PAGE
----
Renovations That Will Age with You
When hunting for that perfect home, it’s very common to find just the right neighborhood, but no home for sale that exactly meets your needs, or when you do find an ideal layout with smart features and tasteful design, the location might be problematic. A popular strategy is to find the right neighborhood first, then look for a home that might need a little work or may even need major renovations. The nice thing about most renovations is that they can be done over time, working on one area as your timing and funds permit.
Renovations can be an exciting undertaking, giving you the opportunity to really make a house into a home, customized to meet your needs and dramatically improve the livability of your homestead. But if you think you may have truly found your “forever home,” take some time when planning your renovations to consider not only today’s needs, but tomorrow’s needs as well. There are some very popular renovations that can be tweaked a bit to make them more user-friendly as your family ages and accessibility concerns evolve. These improvements can not only help the elderly, they can also dramatically improve accessibility for someone recovering from an injury or surgery, increase access for the disabled, and help manage workflows for a busy family.
In 2017, kitchens became the number one most popular renovating project according to the National Association of Home Builders, driven in part by how kitchens are used today in entertaining and the likelihood of recapturing renovation dollars in the resale of the house. Many of today’s top trends in kitchen renovations are already friendly for an aging population, but it helps to keep your family’s potential long-term needs in mind when talking to your contractor. Consider replacing old cabinet doors with hydraulic, easy-close doors and use handles instead of knobs for easy gripping. An apron-front or farmhouse sink can be designed to jut out a little, making it easier to use for an individual in a wheelchair or while just pulling up a stool to sit while cleaning. Kitchen storage is another popular improvement and can be designed to improve the use of hard to reach spaces by using multi-tiered drawers and swing out shelving. Sensor activated lights and water are also a boon for small children who may not be able to reach across counters or to simply make life easier for the cook with the sticky fingers! If you’re doing a major overhaul, kitchens with wide walkways make getting through in a walker or wheelchair – or simply having multiple people working – much easier.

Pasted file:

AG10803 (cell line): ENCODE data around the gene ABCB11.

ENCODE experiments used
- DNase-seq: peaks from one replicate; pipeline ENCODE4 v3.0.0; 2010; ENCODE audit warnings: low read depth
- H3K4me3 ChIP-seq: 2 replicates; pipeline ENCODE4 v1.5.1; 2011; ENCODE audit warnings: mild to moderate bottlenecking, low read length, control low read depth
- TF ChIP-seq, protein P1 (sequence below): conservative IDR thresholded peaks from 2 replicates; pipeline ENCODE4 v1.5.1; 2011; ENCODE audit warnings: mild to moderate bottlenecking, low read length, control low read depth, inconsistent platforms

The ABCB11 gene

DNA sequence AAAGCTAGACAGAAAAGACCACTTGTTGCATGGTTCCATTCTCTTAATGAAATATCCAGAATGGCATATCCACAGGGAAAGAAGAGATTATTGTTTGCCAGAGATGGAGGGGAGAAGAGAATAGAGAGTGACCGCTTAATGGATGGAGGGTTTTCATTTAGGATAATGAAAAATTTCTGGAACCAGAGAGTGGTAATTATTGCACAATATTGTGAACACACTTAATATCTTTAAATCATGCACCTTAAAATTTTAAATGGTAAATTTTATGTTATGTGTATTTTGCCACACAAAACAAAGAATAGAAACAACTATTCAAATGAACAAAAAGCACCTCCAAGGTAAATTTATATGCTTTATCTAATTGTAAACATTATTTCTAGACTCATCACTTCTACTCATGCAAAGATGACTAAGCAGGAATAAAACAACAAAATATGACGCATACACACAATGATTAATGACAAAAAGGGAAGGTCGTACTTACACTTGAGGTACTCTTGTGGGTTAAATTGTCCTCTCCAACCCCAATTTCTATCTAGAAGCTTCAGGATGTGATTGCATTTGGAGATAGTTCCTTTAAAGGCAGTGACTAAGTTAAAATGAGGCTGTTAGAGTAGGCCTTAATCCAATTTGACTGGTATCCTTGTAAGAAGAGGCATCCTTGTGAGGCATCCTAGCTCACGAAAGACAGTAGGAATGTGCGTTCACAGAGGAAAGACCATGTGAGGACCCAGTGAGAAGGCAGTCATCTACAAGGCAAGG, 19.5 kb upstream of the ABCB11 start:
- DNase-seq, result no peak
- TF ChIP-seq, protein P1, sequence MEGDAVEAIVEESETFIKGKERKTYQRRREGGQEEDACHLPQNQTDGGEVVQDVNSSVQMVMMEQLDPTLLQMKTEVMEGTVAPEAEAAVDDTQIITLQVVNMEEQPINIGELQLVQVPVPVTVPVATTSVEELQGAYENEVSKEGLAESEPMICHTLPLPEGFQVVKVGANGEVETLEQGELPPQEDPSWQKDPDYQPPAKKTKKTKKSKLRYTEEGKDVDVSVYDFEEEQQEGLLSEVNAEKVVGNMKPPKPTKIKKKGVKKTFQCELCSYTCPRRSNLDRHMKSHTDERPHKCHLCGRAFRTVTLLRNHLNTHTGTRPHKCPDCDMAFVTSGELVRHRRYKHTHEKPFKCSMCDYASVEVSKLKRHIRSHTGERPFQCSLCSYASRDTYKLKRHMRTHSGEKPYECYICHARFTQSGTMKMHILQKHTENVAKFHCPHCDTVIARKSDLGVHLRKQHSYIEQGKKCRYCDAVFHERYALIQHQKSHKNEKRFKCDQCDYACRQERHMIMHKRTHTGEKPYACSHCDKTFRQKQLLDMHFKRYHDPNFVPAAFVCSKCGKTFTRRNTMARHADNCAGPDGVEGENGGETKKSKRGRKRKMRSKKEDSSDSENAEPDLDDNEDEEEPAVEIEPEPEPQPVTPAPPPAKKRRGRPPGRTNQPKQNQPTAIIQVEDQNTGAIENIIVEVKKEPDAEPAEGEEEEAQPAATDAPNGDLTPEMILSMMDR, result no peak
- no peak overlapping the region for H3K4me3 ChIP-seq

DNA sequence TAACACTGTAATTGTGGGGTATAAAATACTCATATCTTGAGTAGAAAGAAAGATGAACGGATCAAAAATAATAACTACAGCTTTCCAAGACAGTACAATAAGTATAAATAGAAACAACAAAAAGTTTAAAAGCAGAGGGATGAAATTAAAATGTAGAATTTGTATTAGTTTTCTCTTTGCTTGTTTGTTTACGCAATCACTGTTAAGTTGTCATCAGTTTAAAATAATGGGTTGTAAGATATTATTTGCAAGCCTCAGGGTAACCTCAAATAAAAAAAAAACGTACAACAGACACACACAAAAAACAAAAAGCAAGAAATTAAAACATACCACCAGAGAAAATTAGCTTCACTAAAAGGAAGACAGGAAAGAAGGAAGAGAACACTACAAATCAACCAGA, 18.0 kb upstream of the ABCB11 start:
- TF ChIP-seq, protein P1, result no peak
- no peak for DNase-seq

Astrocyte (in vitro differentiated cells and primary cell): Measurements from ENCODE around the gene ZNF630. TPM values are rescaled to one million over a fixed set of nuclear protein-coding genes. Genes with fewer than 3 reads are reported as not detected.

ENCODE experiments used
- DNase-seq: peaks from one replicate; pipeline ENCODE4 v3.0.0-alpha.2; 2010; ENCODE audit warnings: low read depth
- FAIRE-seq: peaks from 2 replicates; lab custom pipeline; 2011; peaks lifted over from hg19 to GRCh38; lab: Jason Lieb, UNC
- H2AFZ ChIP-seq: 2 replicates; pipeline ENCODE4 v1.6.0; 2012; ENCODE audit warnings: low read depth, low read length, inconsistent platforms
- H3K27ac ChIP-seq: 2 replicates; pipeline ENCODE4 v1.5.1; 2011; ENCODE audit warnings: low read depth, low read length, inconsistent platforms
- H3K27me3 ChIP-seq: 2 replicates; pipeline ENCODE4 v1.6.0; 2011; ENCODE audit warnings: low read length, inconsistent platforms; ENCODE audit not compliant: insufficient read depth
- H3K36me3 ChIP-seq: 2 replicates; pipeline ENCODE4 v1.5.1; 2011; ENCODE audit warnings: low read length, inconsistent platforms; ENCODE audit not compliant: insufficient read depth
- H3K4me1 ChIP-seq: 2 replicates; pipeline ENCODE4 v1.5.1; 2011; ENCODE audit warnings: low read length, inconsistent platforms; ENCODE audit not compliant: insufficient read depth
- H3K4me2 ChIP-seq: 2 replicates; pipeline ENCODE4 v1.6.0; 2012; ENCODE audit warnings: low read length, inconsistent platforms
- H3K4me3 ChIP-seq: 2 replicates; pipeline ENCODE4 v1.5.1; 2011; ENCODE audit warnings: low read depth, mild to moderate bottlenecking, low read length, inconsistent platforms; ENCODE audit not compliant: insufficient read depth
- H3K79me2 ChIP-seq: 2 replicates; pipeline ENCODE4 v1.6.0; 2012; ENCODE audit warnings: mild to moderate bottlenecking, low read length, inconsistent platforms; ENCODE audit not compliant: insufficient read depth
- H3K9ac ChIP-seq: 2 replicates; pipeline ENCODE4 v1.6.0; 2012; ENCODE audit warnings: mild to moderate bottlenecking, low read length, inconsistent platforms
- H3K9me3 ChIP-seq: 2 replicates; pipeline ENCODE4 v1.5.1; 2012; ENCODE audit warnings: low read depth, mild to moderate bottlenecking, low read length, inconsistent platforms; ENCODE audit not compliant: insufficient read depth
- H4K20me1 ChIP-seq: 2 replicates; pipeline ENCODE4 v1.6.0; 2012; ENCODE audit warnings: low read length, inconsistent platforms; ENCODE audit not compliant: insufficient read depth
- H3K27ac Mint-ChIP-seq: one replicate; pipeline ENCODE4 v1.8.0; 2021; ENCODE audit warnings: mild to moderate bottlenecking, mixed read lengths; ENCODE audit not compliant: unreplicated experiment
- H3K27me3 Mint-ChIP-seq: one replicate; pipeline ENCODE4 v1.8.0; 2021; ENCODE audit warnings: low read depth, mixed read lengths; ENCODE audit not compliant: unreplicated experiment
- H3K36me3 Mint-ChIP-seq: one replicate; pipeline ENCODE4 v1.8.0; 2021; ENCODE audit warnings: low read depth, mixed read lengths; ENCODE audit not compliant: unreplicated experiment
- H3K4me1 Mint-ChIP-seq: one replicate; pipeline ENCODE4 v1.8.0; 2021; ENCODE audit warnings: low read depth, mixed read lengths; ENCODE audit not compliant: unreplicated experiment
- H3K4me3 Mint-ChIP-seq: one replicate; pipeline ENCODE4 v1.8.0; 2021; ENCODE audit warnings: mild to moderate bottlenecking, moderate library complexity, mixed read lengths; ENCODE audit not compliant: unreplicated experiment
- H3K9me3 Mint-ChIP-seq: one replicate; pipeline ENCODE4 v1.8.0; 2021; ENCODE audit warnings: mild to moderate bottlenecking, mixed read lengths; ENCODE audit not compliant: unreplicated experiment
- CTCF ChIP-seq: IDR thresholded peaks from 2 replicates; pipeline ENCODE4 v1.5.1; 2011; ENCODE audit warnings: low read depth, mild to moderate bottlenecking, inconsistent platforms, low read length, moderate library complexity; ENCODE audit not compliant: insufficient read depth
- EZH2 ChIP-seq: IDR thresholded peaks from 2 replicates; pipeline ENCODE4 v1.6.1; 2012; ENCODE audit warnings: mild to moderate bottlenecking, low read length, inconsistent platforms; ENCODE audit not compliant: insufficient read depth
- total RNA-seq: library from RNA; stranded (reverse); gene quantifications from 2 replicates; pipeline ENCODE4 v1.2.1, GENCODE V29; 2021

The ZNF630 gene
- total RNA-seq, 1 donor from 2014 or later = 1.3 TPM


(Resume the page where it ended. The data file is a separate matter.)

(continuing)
Close behind kitchens in popularity for renovations are bathrooms, whether you are looking at redoing a full, en-suite master bath or just looking to freshen up that half bath off the living room. Like kitchens, bathroom renovations can be undertaken to meet your current needs in form and function, while also taking into consideration the future needs your family may have. If your house does not currently have a zero-entry or no-threshold shower, you may want to seriously consider adding one. Even just one in the house, particularly on the ground floor, might be a real future game to accommodate an elder guest or even meet the short-term needs of a family member recovering from surgery or injury. When considering tiles for the floor, think about using a non-skid or textured surface to reduce the likelihood of falls. Open shelving is another popular trend that makes it easy to find towels and bathing supplies. And don’t forget to take a look at comfort-height toilets that are taller and easier to get up from, and side-mount faucets that are a breeze to turn on for people who can’t reach across the width of the counter. Even handicap grab bars in strategic places can be a real asset to prevent falls while maintaining a sleek, classic look in your newly renovated bathroom.
The other big area to consider when contemplating renovations is to let your eyes fall and take a good, long look at your floors. If you are thinking about removing your wall-to-wall carpet or peeling back that dingy laminate, this is a great time to consider hardwood floors, hardwood look-alikes, a classy vinyl, or tile. It may be counterintuitive, but study after study has shown that carpets and rugs can lead to a statistically significant increased risk for falls. But if carpet really meets your current needs, you can lay down a more accessibility-friendly hardwood or tile, then secure area rugs over that which can be easily removed as your needs change. Hand-scraped hardwoods are one of the most popular trends today, recreating a look of antiquity with centuries of wear. Textured tile is another popular no-slip alternative, but try to avoid ceramic or porcelain tiles which tend to get cold and very slippery when wet.
Regardless of which changes you plan on making, it doesn’t hurt to make a list of what issues you are trying to fix today with the renovation (e.g. easier for a large family to cook or more space for storage) and then another list of what issues you think your family might have in the future (like accessibility concerns or aging relatives visiting). While today’s needs certainly should take priority, if you can also address future needs you may be heading off the frustration of having to pursue another renovation over time.